Proof of Disability Discrimination
The Merit Systems Protection Board reversed its administrative judge in Southerland v. Department of Defense, 2011 MSPB 78 (8/25/11), finding that the AJ improperly applied a mixed-motive analysis in analyzing the disability discrimination claim.
Southerland had appealed a 30-day suspension and his subsequent removal for insubordination for failing to provide requested medical information when recovering from a work-related injury, AWOL, and failure to request leave in accordance with established procedures. The AJ reversed the agency’s suspension and removal actions, finding that Southerland had made efforts to supply the medical documentation and the AWOL and failure to follow leave procedures were minimal. The AJ also found disability discrimination because the agency would not have taken the same action in the absence of a discriminatory motive.
On appeal, the Board upheld the AWOL and failure to follow leave procedure charges, vacated the insubordination charge, and found that the AJ had improperly assumed that Southerland was disabled and improperly applied a mixed-motive analysis in analyzing the disability discrimination claim. Because there was conflicting testimony in regard to Southerland’s attempts to obtain medical documentation, a remand was ordered to make a credibility determination. The Board also found that the medical documentation of record does not establish that Southerland is disabled under the regulatory standards in 29 CFR part 1630, implementing the ADA Amendments Act of 2008 (ADAAA), because of the lack of information as to the severity or duration of his lifting impairment or the expected permanent or long-term impact of his impairment.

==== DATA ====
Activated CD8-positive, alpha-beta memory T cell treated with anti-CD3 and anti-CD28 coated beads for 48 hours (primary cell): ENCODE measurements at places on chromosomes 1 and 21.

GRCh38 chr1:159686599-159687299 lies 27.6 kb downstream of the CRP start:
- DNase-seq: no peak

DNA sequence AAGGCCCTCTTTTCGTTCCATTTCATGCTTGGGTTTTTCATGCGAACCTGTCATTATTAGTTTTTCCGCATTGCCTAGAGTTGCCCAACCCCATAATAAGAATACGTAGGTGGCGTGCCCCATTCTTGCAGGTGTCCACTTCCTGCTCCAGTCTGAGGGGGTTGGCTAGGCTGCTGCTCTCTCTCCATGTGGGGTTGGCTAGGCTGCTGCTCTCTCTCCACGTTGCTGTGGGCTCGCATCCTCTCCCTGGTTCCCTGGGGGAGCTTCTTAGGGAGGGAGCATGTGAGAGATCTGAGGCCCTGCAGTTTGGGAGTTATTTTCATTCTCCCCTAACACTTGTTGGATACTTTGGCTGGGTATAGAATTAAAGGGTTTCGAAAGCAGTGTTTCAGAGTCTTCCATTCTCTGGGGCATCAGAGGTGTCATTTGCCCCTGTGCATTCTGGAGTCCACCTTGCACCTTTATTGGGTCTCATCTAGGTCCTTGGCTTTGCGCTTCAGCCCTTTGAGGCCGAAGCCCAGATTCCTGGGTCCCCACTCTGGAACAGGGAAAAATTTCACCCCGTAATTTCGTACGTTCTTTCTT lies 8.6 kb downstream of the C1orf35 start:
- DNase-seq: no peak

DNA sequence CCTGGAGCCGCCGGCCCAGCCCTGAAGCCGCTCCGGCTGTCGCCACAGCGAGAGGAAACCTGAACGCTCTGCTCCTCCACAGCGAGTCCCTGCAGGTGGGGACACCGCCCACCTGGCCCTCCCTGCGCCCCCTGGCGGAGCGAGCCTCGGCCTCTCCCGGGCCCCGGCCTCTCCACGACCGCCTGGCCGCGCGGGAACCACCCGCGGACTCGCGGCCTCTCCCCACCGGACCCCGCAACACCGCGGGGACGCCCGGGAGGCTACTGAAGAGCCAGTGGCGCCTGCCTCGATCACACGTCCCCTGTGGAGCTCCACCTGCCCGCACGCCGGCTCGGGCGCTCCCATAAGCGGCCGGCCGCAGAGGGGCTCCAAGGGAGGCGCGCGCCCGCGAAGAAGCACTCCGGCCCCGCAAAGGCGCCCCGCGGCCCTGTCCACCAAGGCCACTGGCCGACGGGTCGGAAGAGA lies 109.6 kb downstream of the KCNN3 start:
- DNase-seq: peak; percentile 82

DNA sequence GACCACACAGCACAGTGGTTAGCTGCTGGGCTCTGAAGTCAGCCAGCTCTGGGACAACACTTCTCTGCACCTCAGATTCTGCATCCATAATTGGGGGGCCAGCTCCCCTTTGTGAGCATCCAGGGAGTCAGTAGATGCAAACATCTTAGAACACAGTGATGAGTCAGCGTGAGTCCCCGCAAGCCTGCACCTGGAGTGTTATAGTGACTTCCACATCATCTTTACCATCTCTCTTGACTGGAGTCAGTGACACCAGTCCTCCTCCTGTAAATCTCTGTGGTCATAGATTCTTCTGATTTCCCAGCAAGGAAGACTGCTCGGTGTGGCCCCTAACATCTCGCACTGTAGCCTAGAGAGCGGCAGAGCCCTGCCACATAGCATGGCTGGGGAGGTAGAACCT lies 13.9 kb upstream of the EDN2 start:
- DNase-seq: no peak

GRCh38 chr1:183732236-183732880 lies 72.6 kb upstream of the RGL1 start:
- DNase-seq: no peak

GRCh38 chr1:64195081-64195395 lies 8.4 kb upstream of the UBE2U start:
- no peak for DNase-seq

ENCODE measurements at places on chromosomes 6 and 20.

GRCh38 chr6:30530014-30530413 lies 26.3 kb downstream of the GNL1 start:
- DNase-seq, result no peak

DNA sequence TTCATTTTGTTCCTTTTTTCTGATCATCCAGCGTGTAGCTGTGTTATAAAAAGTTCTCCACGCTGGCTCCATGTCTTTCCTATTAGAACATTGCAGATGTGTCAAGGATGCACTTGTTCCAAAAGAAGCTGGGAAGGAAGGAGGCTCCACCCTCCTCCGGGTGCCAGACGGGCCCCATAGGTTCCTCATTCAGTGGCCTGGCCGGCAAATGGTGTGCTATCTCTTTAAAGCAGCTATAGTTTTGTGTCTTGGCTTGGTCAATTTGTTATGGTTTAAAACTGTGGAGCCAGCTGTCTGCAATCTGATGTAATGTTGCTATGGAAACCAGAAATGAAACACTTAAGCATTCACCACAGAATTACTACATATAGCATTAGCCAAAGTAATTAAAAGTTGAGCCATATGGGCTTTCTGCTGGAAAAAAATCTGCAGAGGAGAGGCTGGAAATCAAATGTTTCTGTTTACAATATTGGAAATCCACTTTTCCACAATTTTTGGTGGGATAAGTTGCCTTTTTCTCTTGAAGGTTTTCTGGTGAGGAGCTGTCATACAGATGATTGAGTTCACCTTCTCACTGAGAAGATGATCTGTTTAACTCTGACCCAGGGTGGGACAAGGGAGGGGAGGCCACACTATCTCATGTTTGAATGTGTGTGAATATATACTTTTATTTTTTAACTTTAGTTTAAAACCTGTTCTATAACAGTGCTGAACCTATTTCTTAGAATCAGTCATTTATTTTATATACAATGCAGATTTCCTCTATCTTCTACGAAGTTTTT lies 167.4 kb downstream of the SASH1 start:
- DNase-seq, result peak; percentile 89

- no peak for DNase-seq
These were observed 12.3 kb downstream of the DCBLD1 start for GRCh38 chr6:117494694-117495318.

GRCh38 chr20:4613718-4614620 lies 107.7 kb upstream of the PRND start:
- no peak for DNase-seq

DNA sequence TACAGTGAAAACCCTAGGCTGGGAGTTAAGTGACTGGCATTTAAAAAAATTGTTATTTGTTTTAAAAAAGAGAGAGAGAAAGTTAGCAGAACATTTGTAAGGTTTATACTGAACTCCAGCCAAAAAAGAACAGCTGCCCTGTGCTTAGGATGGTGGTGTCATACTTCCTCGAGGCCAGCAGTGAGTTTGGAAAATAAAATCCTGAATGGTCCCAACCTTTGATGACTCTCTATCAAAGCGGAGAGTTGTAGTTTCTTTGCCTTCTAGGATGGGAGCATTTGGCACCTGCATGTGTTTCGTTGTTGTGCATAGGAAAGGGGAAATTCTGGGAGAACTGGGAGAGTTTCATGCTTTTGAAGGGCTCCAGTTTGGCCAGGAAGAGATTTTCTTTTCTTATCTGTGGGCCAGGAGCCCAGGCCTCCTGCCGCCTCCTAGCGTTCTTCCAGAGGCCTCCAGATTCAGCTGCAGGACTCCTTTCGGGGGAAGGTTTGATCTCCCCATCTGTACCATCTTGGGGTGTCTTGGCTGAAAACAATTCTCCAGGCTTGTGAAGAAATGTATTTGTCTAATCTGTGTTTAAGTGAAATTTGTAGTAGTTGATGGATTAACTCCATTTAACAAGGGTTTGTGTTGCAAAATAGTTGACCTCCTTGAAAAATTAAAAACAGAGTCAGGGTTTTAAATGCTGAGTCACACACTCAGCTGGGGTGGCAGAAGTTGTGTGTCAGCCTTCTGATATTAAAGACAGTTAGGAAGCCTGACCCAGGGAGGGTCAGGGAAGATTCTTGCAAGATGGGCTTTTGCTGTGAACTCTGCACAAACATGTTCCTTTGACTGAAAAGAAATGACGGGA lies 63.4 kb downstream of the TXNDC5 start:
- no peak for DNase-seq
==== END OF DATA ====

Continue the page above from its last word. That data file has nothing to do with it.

The Board determined that according to the U.S. Court of Appeals decision in Serwatka v. Rockwell Automation, Inc., 591 F.3d 957 (7th Cir. 2010), Southerland must prove that the agency would not have take the action “but for” his actual or perceived disability. The Serwatka decision relied upon the Supreme Court’s decision in Gross v. FBI Financial Services, Inc., 129 S.Ct. 2343 (2009), which stressed the express incorporation of the mixed-motive framework into Title VII but not the ADAAA.
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